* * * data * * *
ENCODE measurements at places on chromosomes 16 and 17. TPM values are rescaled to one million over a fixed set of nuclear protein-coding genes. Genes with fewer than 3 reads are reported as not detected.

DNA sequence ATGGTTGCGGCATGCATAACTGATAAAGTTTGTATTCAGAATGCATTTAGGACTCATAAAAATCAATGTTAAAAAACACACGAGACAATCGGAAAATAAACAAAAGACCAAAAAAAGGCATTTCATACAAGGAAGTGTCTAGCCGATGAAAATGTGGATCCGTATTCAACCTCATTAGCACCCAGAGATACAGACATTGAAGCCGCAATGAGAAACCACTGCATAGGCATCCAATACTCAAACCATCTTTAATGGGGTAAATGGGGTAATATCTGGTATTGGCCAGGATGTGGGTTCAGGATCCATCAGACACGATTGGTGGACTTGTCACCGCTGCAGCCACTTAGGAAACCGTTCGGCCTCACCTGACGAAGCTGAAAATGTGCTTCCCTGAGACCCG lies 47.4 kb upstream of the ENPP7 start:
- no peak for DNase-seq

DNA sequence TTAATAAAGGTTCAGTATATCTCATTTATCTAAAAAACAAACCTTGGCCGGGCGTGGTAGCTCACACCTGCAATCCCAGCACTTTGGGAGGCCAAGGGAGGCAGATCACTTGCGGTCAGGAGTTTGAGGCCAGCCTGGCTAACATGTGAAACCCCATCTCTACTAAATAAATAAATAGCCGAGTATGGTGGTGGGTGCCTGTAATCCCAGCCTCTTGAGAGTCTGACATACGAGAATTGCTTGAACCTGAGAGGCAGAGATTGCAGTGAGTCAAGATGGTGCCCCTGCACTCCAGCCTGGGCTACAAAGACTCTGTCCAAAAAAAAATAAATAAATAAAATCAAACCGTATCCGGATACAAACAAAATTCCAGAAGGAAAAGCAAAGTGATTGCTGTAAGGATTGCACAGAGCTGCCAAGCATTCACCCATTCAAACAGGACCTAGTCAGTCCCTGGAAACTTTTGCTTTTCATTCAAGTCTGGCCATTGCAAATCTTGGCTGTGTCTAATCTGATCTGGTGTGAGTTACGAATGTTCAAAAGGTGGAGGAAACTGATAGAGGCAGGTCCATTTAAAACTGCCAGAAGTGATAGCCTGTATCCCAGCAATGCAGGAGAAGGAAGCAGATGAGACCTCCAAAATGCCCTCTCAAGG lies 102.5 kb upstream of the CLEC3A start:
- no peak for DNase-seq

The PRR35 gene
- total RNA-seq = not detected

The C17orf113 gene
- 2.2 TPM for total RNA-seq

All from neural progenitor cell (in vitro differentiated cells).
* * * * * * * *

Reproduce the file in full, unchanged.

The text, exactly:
ENCODE measurements at places on chromosomes 16 and 17. TPM values are rescaled to one million over a fixed set of nuclear protein-coding genes. Genes with fewer than 3 reads are reported as not detected.

DNA sequence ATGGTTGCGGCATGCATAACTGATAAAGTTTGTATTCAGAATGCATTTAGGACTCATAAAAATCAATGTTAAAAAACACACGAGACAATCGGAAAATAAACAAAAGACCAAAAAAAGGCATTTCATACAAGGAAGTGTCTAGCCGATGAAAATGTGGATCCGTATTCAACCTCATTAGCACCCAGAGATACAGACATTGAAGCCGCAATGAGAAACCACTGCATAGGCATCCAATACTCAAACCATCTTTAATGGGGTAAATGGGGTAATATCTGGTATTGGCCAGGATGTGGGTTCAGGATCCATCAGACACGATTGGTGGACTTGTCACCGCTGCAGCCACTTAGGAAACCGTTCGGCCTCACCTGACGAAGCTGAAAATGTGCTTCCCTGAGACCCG lies 47.4 kb upstream of the ENPP7 start:
- no peak for DNase-seq

DNA sequence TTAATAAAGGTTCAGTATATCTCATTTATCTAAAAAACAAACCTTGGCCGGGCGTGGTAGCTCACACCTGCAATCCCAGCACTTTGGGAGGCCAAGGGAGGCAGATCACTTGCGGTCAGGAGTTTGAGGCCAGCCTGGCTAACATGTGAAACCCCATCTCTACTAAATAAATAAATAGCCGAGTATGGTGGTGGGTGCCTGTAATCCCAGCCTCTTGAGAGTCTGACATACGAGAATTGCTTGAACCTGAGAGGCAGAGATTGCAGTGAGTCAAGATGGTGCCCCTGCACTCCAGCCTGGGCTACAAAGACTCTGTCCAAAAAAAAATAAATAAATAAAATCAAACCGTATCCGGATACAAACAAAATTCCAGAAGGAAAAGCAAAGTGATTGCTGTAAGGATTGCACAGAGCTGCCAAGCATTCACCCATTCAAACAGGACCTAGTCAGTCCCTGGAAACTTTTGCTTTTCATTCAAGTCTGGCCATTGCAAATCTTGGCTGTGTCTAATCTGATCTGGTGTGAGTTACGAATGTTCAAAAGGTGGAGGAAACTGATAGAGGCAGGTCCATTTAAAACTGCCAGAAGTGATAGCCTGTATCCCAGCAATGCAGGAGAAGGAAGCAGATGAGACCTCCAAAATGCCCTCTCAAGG lies 102.5 kb upstream of the CLEC3A start:
- no peak for DNase-seq

The PRR35 gene
- total RNA-seq = not detected

The C17orf113 gene
- 2.2 TPM for total RNA-seq

All from neural progenitor cell (in vitro differentiated cells).